Calls continue for a Welsh Housing Survey

Propertymark is continuing to back the National Residential Landlords Association’s (NRLA) in their campaign for the introduction of a Welsh Housing Survey (WHS). Laura Jones MS, Welsh Conservative Shadow Housing Minister, and Mike Hedges MS, Welsh Labour Chair of the Cross Party Group for Housing recently backed the calls by stating that “a Welsh Housing Survey is needed as evidence-based policymaking should be taken as standard.”

Joint approach by NRLA and Propertymark

A joint letter from the NRLA, Propertymark, and other housing bodies calling for a survey was sent to the Welsh Government and argued that the long-running English Housing Survey, in place since 1967, is an aspirational model due to the volume of data it collects. Adopting a similar model for Wales would allow for greater comparability and accountability between the nations.

Since the National Residential Landlords Association launched their campaign for a Welsh Housing Survey last autumn, Jones and Hedges have both been happy to sign up for what should be a non-partisan no-brainer. The NRLA’s call has been backed by not only Propertymark but Homes for All Cymru – a housing umbrella organisation that includes Shelter and Crisis – in addition to the Chartered Institute for Housing, the Tenancy Deposit Scheme (TDS), Tai Pawb, and the Royal Institution of Chartered Surveyors. Two Senedd committees have recommended the Welsh Government explore ways to increase and improve data on housing in Wales, especially the private rented sector (PRS).

English Housing Survey

As stressed in the recent calls, a Welsh Housing Survey would be a comprehensive data collection exercise that emulates – and can even improve upon – its long-running English equivalent. The English Housing Survey has been running for half a century. Its two components are a household interview and a physical inspection of a sub-sample of the properties. Each year, around 13,300 households take part in the face-to-face interview survey, with about 6,000 of the households also taking part in the physical survey.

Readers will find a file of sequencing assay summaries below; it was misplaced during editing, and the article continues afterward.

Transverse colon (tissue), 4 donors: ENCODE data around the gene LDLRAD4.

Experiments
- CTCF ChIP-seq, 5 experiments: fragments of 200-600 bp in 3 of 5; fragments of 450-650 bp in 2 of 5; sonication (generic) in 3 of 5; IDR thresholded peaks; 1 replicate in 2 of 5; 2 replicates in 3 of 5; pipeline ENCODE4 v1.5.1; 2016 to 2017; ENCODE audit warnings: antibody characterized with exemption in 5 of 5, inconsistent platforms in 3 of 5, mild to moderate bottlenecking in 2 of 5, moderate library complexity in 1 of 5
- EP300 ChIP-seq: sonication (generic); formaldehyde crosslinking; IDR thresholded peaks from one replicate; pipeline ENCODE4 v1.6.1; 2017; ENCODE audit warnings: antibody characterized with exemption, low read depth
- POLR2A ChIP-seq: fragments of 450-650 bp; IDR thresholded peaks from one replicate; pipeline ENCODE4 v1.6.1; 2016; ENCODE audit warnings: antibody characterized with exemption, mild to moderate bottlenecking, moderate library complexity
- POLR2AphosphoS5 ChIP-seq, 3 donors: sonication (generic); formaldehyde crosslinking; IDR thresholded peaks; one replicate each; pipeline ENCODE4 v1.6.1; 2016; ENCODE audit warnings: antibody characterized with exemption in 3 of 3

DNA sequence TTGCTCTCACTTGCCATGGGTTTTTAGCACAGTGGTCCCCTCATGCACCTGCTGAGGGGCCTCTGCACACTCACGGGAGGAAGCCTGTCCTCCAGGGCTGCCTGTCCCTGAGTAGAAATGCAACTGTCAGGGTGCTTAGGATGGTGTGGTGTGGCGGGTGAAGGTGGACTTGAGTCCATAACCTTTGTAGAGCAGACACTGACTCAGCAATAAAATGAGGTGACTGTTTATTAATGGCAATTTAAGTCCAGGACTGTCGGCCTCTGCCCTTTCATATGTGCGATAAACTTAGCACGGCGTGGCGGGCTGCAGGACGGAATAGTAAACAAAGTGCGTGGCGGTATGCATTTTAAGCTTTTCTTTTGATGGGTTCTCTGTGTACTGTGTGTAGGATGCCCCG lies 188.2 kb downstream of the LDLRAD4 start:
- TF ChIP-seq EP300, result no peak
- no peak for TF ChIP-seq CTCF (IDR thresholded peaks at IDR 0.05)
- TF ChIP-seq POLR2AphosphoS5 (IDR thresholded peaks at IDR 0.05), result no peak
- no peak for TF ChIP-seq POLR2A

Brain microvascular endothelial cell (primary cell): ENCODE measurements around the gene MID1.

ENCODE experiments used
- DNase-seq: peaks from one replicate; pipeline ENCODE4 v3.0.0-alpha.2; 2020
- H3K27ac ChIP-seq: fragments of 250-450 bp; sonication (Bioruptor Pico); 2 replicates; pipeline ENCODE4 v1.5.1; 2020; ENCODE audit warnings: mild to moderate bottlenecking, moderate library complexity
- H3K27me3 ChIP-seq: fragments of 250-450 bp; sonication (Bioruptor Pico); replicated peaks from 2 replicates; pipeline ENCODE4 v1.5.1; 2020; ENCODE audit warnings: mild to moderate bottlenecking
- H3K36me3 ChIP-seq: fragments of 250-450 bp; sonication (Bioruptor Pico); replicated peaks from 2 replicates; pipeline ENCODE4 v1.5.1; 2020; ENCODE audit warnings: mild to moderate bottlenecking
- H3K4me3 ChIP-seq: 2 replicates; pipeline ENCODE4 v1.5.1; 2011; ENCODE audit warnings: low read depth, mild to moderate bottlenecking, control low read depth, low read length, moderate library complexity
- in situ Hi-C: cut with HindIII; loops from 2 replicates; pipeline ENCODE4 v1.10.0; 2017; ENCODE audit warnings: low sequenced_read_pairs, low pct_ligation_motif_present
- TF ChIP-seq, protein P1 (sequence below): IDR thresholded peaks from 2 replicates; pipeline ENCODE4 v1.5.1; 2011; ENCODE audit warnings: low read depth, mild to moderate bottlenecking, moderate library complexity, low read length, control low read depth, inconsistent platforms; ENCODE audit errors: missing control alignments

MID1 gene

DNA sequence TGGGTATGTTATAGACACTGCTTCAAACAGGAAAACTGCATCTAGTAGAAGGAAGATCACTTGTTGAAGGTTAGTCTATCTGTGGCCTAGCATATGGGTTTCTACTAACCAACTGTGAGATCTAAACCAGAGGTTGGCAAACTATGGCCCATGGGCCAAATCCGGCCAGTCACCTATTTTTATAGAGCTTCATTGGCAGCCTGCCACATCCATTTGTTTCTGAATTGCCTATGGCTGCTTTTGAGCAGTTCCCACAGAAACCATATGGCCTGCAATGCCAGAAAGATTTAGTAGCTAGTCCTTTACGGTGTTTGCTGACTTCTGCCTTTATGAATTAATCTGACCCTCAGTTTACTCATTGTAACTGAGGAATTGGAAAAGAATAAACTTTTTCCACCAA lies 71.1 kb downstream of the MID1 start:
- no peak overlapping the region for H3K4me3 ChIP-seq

The English survey collects a wealth of information such as data on the proportion of PRS tenancies ended by the tenant, the levels of satisfaction among social renters, and the percentage of owner-occupied homes that are under-occupied. Adopting a similar model for Wales would allow for greater comparability and accountability between the nations. A Welsh survey is critical for measuring the impact of housing policies – a significant part of the Senedd’s post-legislative scrutiny duties.

There will be plenty of policy debates to come before the election this year and we’re sure it will continue after. But when the next Welsh Government takes its place and we look to life after COVID, we should not waste time before getting a Welsh Housing Survey in place. This will lead to more informed and evidence-based policymaking in housing for the benefit of everyone in Wales. It is the least that should be expected from our confident law-making nation.
Laura Jones MS and Mike Hedges MS Welsh Parliament